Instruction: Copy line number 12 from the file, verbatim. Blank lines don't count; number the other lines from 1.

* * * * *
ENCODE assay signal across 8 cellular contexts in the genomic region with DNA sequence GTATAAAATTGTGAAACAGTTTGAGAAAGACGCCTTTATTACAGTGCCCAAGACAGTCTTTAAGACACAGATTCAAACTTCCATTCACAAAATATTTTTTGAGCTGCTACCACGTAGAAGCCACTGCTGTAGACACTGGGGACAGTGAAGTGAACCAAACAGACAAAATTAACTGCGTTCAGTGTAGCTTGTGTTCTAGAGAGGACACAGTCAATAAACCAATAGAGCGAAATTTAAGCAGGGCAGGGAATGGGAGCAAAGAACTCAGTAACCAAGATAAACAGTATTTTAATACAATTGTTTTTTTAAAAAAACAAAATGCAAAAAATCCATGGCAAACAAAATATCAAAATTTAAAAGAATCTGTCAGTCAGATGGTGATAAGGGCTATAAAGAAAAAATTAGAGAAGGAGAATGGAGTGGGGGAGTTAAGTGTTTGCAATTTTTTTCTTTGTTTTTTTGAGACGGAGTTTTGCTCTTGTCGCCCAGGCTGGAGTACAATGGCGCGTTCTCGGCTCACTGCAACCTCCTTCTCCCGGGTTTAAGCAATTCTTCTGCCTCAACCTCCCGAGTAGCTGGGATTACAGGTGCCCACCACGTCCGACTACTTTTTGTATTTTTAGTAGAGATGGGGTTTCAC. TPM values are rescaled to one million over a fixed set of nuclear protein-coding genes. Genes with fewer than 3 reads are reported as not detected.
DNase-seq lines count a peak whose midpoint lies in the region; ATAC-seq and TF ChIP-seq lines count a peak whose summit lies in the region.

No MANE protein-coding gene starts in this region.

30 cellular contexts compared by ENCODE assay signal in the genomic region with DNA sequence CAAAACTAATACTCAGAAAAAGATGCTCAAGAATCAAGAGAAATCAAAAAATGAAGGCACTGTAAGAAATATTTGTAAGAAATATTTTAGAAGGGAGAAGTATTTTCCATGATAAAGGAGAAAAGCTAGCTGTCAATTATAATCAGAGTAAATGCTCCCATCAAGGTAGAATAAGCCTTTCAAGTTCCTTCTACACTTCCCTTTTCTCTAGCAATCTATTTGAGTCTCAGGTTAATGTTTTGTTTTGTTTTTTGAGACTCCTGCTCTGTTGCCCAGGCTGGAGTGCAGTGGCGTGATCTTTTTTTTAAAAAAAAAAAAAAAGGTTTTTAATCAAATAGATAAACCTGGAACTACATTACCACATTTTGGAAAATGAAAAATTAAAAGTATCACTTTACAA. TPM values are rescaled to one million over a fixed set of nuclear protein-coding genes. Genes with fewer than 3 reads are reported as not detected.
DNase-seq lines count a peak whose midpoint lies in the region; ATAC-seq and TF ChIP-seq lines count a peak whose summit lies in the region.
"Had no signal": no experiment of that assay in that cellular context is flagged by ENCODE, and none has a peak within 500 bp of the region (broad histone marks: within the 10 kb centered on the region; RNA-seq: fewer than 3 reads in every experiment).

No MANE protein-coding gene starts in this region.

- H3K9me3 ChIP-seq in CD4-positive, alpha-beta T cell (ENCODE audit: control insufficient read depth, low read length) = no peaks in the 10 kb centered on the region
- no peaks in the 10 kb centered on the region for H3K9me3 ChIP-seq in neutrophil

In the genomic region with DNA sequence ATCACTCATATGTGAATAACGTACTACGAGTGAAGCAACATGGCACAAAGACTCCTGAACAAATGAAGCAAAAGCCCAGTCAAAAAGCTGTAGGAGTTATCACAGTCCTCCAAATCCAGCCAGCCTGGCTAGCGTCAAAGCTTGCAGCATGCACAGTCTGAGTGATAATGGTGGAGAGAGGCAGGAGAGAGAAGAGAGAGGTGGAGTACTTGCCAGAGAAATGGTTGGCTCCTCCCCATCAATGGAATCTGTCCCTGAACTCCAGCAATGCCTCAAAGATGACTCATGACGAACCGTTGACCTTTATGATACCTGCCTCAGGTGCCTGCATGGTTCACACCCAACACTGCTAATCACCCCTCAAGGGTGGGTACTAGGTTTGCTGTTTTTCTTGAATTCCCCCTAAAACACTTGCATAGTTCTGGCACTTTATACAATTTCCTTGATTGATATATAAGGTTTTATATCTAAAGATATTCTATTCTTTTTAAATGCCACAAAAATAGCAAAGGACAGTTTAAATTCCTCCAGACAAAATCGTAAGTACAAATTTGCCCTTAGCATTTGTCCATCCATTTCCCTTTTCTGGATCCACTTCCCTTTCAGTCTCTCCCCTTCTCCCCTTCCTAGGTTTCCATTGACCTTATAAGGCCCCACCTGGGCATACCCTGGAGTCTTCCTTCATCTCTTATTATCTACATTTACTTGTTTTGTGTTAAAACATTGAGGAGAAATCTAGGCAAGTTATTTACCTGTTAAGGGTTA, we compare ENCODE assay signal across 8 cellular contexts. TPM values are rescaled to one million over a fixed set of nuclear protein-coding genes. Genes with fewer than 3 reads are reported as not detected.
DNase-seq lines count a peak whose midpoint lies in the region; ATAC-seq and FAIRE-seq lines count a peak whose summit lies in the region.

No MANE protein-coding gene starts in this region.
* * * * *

No MANE protein-coding gene starts in this region.